33. Define your boundaries. Few people will step in from the outside to prevent you from burning out. And you might not recognize it yourself until you’re already toasty. Turning work off is your own responsibility. So make rules for yourself: set certain times to answer/check email, try keeping email or work messaging apps off your phone, or create a goal to leave the office by a set time each day. Start small. Protect your time.

34. Bring an idea or question to every meeting. Always spend five to ten minutes before a meeting to bring something of value – an idea, question, clarification or new direction.

35. Know where your time is most needed. What are the things only you can do? When you feel overwhelmed with tasks, ask yourself: who else should be (or could be) doing this job?

36. Delegate. The previous tip leads right into this one – stopping to think about the best use of your time will unlock the key to delegating and empowering people around you.

37. Get off your phone. Take a dive into your digital wellbeing stats, then set a target to cut back. Use app timers, screentime reminders and bedtime modes to help you focus.

38. Take your bucket list trip. My husband and I used to talk about taking a Mediterranean cruise “someday.” We decided to make that someday happen when we were 28. Yes, we drained our savings, but we’ve never regretted it. Know that bucket-list experiences can coexist within your work life, not in opposition of it.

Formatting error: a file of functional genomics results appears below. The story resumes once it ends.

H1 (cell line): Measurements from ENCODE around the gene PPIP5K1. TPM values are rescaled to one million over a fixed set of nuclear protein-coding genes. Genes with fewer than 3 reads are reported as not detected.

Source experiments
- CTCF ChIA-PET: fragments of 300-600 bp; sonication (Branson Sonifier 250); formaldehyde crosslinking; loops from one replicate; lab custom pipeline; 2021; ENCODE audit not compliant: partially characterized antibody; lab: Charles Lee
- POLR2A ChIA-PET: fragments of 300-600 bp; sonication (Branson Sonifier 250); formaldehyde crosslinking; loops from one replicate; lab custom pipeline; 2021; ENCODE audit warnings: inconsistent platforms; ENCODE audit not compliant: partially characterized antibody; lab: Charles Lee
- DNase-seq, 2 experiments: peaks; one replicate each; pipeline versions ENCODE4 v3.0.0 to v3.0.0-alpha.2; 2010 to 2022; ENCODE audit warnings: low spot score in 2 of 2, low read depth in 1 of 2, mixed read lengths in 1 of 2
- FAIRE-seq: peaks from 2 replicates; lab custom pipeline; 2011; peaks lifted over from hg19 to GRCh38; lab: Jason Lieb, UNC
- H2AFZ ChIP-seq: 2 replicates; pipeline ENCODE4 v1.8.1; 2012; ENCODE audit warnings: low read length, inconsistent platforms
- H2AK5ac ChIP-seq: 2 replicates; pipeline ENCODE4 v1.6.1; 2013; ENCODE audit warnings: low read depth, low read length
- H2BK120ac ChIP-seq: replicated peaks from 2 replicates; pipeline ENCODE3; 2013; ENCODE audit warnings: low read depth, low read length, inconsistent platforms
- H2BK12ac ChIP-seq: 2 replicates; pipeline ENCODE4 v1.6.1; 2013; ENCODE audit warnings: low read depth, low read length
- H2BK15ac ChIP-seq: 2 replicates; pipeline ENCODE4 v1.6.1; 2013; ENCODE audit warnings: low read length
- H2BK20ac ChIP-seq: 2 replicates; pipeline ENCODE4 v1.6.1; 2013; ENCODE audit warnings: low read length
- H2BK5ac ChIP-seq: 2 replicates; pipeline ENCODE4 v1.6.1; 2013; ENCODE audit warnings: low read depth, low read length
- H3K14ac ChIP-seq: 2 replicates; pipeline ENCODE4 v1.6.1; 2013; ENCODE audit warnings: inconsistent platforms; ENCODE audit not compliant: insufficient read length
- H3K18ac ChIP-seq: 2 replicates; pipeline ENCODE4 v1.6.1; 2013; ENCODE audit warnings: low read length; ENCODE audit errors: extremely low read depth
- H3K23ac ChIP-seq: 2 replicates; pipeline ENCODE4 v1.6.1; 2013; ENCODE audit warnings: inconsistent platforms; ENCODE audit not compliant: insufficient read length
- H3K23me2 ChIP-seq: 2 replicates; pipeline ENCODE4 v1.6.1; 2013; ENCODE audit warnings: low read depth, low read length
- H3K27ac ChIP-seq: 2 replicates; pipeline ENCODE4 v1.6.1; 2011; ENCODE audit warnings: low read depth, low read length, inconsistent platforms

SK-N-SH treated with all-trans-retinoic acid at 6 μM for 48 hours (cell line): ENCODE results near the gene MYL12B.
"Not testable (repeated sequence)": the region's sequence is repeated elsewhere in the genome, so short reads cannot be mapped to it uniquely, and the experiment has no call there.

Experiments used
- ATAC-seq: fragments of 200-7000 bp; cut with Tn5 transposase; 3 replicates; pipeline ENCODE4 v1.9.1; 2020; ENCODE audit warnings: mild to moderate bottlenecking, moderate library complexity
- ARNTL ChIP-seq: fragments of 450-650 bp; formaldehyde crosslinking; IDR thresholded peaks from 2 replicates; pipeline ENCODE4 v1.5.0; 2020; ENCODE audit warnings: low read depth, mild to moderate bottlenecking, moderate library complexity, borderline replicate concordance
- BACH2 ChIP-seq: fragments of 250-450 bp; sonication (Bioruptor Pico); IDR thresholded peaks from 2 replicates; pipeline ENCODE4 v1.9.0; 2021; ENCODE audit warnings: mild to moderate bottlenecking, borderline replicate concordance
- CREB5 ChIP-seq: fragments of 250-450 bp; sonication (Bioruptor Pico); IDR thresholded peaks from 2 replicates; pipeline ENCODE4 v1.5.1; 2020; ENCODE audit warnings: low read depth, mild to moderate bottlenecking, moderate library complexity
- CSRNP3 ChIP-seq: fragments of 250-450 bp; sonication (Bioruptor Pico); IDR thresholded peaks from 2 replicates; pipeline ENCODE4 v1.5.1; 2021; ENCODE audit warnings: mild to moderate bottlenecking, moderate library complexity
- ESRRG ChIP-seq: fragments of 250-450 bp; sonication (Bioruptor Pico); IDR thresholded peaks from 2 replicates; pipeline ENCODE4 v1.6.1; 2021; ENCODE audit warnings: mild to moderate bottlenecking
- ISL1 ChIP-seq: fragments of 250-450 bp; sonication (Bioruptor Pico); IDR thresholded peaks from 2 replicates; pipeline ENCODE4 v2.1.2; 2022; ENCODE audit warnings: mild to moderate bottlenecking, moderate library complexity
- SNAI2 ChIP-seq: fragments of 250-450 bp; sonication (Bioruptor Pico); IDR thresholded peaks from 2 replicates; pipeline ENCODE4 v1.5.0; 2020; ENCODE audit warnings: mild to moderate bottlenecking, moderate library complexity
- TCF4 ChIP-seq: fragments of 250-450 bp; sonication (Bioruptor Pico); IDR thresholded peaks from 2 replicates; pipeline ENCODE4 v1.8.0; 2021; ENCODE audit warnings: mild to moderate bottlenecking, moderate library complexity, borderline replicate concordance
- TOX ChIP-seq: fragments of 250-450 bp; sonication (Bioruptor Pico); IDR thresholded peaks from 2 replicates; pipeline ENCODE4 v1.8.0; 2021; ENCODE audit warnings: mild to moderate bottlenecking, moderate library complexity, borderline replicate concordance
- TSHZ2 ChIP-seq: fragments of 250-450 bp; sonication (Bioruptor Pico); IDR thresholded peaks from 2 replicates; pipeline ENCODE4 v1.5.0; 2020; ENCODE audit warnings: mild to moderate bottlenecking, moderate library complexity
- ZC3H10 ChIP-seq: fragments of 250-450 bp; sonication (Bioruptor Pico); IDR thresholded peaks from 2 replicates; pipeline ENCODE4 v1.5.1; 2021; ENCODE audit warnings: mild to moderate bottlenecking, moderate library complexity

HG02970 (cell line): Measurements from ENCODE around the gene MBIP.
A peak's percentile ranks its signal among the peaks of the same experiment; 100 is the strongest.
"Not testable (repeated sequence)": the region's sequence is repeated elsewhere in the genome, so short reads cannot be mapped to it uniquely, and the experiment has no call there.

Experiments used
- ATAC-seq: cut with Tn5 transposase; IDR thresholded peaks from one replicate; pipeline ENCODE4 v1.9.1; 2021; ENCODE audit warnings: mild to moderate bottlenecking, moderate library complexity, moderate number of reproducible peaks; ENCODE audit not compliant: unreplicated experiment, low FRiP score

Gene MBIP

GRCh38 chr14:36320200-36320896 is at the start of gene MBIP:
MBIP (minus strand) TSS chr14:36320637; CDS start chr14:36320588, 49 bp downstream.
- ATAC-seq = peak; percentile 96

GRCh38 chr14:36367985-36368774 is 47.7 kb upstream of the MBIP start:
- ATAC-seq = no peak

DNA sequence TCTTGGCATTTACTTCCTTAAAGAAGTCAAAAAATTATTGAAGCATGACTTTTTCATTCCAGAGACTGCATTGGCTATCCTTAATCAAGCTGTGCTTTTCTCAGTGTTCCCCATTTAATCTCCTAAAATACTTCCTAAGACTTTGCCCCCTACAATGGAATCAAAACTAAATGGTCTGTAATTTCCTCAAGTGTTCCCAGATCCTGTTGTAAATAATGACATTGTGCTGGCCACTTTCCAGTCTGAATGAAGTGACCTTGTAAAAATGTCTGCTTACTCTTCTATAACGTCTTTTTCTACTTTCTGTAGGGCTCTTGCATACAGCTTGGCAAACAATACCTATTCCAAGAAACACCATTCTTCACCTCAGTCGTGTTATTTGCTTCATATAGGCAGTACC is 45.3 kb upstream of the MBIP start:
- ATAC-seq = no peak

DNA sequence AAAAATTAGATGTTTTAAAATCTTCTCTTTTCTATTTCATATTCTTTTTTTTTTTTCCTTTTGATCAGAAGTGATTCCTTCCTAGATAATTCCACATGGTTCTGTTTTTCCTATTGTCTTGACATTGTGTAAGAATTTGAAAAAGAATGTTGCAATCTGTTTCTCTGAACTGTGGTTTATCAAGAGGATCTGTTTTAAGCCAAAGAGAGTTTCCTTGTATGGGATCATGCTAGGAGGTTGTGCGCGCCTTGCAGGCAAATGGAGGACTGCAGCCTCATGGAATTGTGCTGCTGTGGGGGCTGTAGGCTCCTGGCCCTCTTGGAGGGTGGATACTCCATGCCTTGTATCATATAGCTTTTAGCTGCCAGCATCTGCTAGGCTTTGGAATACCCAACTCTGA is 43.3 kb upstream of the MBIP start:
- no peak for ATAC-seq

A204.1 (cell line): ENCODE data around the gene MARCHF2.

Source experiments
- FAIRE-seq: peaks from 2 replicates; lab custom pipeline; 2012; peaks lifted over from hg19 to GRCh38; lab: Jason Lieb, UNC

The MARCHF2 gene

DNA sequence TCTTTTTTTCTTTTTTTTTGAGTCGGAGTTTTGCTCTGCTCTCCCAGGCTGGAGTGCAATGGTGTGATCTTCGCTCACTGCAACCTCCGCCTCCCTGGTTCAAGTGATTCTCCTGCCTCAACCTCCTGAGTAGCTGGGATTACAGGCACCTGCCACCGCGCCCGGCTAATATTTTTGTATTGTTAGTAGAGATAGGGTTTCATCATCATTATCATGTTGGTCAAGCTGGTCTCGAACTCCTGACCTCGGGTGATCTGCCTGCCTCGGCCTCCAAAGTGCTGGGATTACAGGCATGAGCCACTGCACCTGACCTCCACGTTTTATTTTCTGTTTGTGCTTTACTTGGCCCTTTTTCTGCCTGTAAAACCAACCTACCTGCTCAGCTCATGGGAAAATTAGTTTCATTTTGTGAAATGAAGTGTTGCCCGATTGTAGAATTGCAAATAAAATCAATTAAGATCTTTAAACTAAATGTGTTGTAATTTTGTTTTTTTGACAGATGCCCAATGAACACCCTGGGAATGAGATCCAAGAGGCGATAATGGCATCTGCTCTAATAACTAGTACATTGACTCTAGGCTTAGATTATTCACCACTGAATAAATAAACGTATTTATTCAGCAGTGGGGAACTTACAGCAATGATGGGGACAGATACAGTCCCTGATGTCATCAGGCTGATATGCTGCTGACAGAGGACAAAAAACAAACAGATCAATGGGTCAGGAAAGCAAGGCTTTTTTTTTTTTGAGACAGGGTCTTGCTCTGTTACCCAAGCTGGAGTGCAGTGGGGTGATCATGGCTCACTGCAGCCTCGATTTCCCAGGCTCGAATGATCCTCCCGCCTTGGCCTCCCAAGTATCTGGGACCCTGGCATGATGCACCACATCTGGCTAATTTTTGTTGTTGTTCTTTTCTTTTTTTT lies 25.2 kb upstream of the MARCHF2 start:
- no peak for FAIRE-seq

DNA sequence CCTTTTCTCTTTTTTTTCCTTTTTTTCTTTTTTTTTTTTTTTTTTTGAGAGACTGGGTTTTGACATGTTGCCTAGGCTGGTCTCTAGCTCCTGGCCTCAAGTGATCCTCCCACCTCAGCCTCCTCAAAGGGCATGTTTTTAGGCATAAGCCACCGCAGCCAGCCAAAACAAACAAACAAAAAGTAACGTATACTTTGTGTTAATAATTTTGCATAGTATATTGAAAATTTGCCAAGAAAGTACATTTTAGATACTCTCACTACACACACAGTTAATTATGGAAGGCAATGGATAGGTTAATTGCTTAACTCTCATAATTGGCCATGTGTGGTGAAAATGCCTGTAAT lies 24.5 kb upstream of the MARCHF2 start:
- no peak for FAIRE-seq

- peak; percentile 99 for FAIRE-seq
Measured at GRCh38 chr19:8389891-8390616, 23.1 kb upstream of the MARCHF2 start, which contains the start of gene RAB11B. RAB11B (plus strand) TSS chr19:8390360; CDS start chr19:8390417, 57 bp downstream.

39. Ask, “did I make something better?” Even on your worst, most unproductive days, always ask yourself as you’re packing up for the night, “did I make something better today?” Ending every day on this note is a good reminder of the big impact we can all make with small actions.

40. Learn to enjoy the process. One of my favorite lessons is credited to Creative Director Joey Nielsen. Our workdays are filled with ups and downs, upsets and triumphs. If you work on enjoying the process more than the product or outcome, you’ll find more fulfillment in every day and learn to accept life’s zigs and zags in stride.